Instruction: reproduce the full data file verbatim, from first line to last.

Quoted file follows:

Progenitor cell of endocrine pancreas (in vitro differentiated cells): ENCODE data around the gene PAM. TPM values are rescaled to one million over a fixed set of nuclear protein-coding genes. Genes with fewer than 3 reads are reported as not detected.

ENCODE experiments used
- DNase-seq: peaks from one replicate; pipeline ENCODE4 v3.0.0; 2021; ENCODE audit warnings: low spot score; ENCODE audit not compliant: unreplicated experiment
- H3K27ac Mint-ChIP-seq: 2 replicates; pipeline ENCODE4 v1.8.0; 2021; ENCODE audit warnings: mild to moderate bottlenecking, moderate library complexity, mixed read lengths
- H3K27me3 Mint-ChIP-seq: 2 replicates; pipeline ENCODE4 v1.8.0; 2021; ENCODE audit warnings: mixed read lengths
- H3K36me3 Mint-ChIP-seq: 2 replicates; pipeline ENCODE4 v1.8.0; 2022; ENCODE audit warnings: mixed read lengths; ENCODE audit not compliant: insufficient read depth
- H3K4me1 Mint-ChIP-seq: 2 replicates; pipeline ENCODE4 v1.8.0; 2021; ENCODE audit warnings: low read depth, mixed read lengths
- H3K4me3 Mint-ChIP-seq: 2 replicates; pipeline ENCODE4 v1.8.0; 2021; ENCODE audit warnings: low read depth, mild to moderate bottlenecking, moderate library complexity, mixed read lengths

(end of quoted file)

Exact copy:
Progenitor cell of endocrine pancreas (in vitro differentiated cells): ENCODE data around the gene PAM. TPM values are rescaled to one million over a fixed set of nuclear protein-coding genes. Genes with fewer than 3 reads are reported as not detected.

ENCODE experiments used
- DNase-seq: peaks from one replicate; pipeline ENCODE4 v3.0.0; 2021; ENCODE audit warnings: low spot score; ENCODE audit not compliant: unreplicated experiment
- H3K27ac Mint-ChIP-seq: 2 replicates; pipeline ENCODE4 v1.8.0; 2021; ENCODE audit warnings: mild to moderate bottlenecking, moderate library complexity, mixed read lengths
- H3K27me3 Mint-ChIP-seq: 2 replicates; pipeline ENCODE4 v1.8.0; 2021; ENCODE audit warnings: mixed read lengths
- H3K36me3 Mint-ChIP-seq: 2 replicates; pipeline ENCODE4 v1.8.0; 2022; ENCODE audit warnings: mixed read lengths; ENCODE audit not compliant: insufficient read depth
- H3K4me1 Mint-ChIP-seq: 2 replicates; pipeline ENCODE4 v1.8.0; 2021; ENCODE audit warnings: low read depth, mixed read lengths
- H3K4me3 Mint-ChIP-seq: 2 replicates; pipeline ENCODE4 v1.8.0; 2021; ENCODE audit warnings: low read depth, mild to moderate bottlenecking, moderate library complexity, mixed read lengths